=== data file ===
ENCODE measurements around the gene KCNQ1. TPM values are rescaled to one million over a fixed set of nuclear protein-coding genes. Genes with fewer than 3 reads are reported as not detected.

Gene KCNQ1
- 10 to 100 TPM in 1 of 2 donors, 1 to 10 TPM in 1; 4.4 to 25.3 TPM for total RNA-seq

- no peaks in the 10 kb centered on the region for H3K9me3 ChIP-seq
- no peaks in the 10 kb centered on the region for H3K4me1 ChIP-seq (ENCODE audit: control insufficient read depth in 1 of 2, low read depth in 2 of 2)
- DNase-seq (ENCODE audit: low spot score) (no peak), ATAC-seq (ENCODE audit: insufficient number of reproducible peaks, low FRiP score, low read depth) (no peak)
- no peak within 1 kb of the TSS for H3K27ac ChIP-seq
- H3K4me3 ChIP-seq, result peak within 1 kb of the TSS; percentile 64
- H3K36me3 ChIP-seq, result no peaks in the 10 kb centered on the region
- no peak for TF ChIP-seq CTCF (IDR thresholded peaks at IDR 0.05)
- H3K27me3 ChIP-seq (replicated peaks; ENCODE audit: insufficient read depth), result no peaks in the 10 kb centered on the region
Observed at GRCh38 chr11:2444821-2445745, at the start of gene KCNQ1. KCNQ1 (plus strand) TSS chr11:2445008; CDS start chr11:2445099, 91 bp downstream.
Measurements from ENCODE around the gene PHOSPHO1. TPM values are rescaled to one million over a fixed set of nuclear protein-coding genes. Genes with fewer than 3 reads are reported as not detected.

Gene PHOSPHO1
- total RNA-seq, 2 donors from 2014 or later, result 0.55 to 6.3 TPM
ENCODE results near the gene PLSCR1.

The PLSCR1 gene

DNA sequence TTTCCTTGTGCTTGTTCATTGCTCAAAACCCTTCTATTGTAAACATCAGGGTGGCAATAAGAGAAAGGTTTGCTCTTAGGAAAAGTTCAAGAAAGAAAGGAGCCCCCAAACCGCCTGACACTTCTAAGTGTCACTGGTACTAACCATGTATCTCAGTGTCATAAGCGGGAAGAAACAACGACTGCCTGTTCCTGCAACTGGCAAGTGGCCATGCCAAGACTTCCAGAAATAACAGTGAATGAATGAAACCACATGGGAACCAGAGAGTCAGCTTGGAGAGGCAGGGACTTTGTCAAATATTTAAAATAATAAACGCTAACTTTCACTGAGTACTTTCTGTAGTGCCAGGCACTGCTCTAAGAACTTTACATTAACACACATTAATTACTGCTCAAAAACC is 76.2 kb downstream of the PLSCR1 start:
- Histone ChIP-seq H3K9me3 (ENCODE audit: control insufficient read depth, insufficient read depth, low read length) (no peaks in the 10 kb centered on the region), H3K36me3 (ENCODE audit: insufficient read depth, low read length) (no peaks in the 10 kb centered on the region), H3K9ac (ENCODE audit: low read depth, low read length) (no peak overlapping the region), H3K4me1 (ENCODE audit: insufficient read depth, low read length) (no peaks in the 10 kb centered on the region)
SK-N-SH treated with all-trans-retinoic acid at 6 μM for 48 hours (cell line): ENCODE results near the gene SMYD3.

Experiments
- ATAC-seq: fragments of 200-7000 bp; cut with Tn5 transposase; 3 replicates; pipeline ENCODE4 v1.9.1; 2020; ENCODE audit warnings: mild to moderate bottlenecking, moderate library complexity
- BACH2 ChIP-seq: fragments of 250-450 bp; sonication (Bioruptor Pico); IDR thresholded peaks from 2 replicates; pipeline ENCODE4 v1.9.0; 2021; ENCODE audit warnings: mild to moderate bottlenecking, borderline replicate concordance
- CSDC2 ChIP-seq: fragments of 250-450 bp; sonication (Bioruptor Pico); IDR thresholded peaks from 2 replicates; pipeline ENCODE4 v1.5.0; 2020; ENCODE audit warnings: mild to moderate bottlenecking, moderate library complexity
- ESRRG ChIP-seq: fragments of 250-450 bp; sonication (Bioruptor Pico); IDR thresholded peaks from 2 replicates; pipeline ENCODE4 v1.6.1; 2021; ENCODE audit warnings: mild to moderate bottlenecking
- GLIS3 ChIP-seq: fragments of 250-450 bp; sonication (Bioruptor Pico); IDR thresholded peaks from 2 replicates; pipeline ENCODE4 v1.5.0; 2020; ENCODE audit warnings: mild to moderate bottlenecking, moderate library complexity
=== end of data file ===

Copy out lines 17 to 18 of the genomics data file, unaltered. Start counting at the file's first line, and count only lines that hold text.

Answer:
The PLSCR1 gene

DNA sequence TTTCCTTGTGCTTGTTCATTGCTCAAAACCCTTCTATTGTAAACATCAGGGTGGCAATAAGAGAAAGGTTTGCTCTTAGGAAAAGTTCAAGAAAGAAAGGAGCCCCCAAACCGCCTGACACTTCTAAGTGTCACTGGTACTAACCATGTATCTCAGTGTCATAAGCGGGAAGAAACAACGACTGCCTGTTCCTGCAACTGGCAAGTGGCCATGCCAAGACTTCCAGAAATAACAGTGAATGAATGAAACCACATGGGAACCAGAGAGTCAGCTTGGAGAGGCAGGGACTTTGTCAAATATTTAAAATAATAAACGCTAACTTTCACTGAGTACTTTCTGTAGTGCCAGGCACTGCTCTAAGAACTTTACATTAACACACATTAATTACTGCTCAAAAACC is 76.2 kb downstream of the PLSCR1 start: